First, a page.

questions but when we face real situations the decisions can become
challenging with so many ethical dilemmas possible how can you make good
choices and let me share just a couple of tips first remember that a positive
communication climate requires credibility and openness so use these
two pillars when you face communication ethics questions secondly think ahead of
the types of ethics situations you’re likely to face take a moment now to
brainstorm at least five or ten ethically questionable communication
situations you could encounter researchers at Northwestern University
discovered that people are less likely to lie if they have a conversation about
their ethical decision first this is true even if the truth meant the people
get paid less during an experiment pre-emptive thought and conversation
helps us stand our moral ground so take some time now to consider how you will
communicate if faced with any of these ethical situations you brainstormed keep
these important things in mind especially if your organization is ever
faced with a crises you a crisis is a unique context that I hope
you never face but if a crisis were to happen in your organization I want you
to be ready with great communication strategy a crisis is any unforeseen
event that can damage your company’s performance and reputation are you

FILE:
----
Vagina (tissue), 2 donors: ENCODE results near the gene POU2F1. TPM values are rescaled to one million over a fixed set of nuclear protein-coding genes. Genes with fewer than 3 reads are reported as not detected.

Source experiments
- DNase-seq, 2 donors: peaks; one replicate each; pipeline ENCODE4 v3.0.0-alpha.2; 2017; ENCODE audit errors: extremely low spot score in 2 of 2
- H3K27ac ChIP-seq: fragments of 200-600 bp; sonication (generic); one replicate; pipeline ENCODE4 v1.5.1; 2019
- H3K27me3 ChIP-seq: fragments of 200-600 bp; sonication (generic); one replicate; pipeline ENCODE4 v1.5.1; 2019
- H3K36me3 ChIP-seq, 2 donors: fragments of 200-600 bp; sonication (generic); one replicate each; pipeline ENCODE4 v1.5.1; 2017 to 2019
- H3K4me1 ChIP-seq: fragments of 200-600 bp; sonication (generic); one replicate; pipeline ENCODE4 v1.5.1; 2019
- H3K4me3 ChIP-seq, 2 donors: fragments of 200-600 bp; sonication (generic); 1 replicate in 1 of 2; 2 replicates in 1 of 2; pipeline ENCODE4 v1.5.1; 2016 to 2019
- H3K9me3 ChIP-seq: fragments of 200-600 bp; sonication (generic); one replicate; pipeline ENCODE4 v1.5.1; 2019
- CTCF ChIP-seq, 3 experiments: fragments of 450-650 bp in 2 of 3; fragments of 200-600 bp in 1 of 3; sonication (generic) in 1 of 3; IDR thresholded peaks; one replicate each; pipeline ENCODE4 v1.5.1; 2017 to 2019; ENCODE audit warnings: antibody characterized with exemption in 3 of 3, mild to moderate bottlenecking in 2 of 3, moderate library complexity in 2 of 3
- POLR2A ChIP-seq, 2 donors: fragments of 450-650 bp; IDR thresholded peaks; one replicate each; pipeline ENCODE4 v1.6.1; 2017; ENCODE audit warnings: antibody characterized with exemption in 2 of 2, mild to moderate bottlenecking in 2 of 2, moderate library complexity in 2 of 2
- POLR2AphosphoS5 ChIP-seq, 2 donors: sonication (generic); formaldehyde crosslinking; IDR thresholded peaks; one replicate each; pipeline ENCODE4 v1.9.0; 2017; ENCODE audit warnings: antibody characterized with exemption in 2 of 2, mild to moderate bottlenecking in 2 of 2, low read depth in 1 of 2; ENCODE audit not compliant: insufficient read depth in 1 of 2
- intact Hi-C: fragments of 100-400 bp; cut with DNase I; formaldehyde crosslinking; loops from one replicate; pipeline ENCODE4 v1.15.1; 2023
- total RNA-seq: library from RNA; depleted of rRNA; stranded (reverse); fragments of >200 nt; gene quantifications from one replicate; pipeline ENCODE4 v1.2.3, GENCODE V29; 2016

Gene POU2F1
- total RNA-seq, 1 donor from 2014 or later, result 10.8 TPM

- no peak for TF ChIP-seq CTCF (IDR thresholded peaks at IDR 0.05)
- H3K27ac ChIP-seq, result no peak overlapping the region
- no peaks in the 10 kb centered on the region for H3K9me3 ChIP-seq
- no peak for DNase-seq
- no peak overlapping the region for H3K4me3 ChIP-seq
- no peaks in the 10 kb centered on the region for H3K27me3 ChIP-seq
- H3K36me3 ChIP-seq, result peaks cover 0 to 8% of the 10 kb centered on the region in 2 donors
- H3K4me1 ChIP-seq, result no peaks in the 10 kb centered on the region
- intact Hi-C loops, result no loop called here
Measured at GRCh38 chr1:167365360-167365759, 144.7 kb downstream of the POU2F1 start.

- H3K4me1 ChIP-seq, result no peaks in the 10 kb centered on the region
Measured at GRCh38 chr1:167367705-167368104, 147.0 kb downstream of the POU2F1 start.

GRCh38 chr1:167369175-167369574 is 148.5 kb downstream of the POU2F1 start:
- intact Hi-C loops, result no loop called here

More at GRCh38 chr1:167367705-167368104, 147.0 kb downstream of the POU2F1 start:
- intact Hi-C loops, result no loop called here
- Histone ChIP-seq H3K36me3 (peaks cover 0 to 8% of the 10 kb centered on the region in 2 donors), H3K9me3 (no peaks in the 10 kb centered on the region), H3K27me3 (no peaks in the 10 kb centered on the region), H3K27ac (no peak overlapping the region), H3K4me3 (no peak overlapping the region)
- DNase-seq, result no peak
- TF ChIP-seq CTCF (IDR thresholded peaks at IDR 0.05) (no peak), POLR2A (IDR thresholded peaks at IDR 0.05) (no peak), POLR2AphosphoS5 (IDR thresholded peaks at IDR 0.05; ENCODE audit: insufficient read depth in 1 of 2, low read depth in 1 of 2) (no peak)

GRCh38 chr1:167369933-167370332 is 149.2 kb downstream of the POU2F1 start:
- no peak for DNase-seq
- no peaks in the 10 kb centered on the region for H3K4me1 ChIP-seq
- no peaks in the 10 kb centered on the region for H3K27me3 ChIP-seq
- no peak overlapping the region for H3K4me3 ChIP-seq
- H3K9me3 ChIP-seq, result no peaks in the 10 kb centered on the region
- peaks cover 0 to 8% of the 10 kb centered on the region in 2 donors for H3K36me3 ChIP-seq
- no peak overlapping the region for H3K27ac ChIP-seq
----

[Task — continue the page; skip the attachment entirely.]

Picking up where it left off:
prepared for a product failure that creates tons of backlash how would you
handle a viral video of an employee driving a company vehicle while
intoxicated how about a major security breach a discrimination claim against
your CEO we need to be ready for the unpredictable and the time to fix your
roof is when the sun is shining likewise the time to prepare for a crises
communication event is before the crises unfolds spend a few minutes now making a
list of the 10 or 20 most likely crises in your business
brainstorm economic informational physical Human Resources reputational
and even natural disaster possibilities then walk through our list of seven key
questions determine all of the stakeholders employees victims families
local and regulatory officials the media choose the best sender this may not be
your CEO if facts are still uncertain or your CEO doesn’t have extensive press
briefing experience you may be better off with your PR person upfront at least
at first your receivers will likely fall into one of four mental filter
categories supporters who think highly of your organization and will defend you
during a crisis straddlers who just aren’t sure yet what to think of you
skeptics they lean towards not supporting you and the haters you don’t
need to win over supporters and you’re unlikely to win over the haters so focus
on messages most curtain it to your straddlers and your
skeptics we’ve discussed the need to focus focus focus your message and when
your message may be reduced down to a headline or a 30-second sound bite on
the evening news you must have your bottom-line message clearly articulated
and upfront what types of feedback would be helpful to your team as they move
forward how do you solicit the feedback that you can use what channels would be
most appropriate for various stakeholders

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About the Author: Oren Garnes

2 Comments

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  2. It's a great and useful video to listen, however could do better with visual presentation: bullet points are misleading and can't follow the message of the speaker. Thanks for the video !